A Checklist to create the best Pull Request

Pull requests, sometimes called merge requests, are an essential part of a teams workflow. It helps to catch bugs early and is a great way to learn and grow. There are a few things to consider in order to have an effective pull request.

Purpose

A pull request should have a single purpose. Don’t stuff random changes into your pull request and don’t solve two issues at the same time. If there are multiple issues, it’s harder to understand which issue a certain line is contributing to and to grasp the overall logic. Also, make sure to constrain the pull request to a maximum complexity and length. 500 changed LOC is a good upper bound.

Explanation

A pull request should have a meaningful title (naming the purpose) and a proper description. It should describe what you are doing and why you are doing it in this way. If your pull request is based on a proper ticket/issue (which it should) it is fine to just link the ticket to describe the what. Keep the reviewer in mind and help her to get started. The better you help her understand the context and your thoughts, the easier the review will be and the faster the pull request is merged.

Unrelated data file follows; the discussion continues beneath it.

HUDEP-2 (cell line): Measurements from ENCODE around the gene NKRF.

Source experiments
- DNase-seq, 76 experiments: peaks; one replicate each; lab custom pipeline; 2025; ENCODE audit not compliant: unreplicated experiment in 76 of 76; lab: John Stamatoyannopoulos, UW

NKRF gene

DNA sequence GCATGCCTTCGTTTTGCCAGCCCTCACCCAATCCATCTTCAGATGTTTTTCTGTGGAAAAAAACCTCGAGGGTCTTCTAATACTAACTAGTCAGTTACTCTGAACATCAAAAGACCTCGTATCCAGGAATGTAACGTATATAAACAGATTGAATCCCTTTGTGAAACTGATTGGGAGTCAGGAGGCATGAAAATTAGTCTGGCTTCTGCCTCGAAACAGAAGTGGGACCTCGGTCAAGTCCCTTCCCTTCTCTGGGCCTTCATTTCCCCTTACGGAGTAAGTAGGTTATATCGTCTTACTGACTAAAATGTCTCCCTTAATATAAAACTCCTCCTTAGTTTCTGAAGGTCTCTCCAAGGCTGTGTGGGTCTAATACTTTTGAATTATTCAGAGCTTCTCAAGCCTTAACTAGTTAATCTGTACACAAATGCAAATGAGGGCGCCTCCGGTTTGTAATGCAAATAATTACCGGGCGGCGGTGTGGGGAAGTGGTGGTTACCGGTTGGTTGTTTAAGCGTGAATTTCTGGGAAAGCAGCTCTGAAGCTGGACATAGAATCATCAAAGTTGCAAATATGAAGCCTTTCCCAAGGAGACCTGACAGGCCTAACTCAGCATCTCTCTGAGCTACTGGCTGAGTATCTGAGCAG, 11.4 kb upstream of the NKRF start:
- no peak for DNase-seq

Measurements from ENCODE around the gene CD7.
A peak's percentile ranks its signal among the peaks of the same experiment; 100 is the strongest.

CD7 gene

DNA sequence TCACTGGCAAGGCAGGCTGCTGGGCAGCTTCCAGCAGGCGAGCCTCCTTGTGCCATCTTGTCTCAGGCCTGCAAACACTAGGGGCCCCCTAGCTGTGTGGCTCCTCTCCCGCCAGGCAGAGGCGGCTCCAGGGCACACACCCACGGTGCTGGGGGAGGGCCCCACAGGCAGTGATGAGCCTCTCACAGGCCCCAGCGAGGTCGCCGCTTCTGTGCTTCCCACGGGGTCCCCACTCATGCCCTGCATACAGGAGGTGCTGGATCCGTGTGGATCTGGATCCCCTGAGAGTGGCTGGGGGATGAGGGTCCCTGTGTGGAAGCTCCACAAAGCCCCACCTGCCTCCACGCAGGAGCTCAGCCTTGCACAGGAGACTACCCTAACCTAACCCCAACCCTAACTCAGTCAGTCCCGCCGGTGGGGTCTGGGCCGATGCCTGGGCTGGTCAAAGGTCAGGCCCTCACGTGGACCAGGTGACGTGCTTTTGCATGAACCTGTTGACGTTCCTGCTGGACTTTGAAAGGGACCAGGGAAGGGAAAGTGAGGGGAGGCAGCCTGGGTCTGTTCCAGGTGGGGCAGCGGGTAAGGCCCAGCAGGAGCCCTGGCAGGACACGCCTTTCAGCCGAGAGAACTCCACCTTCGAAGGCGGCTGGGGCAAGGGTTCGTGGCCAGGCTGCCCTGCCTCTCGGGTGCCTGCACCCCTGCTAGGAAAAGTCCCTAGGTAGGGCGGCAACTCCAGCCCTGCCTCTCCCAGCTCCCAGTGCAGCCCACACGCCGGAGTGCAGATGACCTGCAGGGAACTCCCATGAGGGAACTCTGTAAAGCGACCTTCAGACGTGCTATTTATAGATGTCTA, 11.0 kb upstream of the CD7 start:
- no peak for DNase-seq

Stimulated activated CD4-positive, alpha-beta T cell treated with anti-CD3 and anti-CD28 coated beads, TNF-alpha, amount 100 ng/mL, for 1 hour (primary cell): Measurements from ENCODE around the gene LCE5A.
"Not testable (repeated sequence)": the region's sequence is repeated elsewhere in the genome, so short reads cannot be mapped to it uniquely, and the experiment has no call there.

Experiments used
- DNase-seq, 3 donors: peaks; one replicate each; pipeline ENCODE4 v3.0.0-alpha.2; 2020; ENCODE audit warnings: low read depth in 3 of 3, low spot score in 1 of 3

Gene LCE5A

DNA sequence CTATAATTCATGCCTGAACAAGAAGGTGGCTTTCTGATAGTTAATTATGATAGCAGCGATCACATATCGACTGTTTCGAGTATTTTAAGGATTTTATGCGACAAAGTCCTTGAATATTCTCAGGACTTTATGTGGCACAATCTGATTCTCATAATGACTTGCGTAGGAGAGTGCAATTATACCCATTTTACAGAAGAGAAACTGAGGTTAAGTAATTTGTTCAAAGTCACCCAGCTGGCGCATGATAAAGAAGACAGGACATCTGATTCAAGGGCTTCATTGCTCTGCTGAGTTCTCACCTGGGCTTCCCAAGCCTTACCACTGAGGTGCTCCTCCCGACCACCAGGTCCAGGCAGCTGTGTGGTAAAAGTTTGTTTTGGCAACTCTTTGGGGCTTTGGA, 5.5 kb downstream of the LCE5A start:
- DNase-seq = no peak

Self Review

Review your own pull request before assigning the pull request to someone. You want to value the time of your reviewer and want to prevent unnecessary review cycles. So just after you created the pull request have a short read over your code. Are there any things that shouldn’t be there? Remove them. Did you find any bugs right away? Fix them. Try to get into the mindset of a reviewer. Are there any pieces that might take a second to understand? Just add a comment in the pull request yourself and try to help your reviewer out.

Assignment

Don’t let a pull request hang around just like this. Your task isn’t finished just by creating the pull request. It’s your code. You want it to be merged. Find yourself a reviewer. Get in contact and make sure there is one who wants to review it. Make sure your pull request is assigned to someone.

Communication

Most importantly: communicate! If you feel your reviewer is stuck get in touch. If you have any time constraints and need the pull request to get merged try to support and talk about it. Don’t be afraid to ask questions and try to be constructive (which obviously counts for both).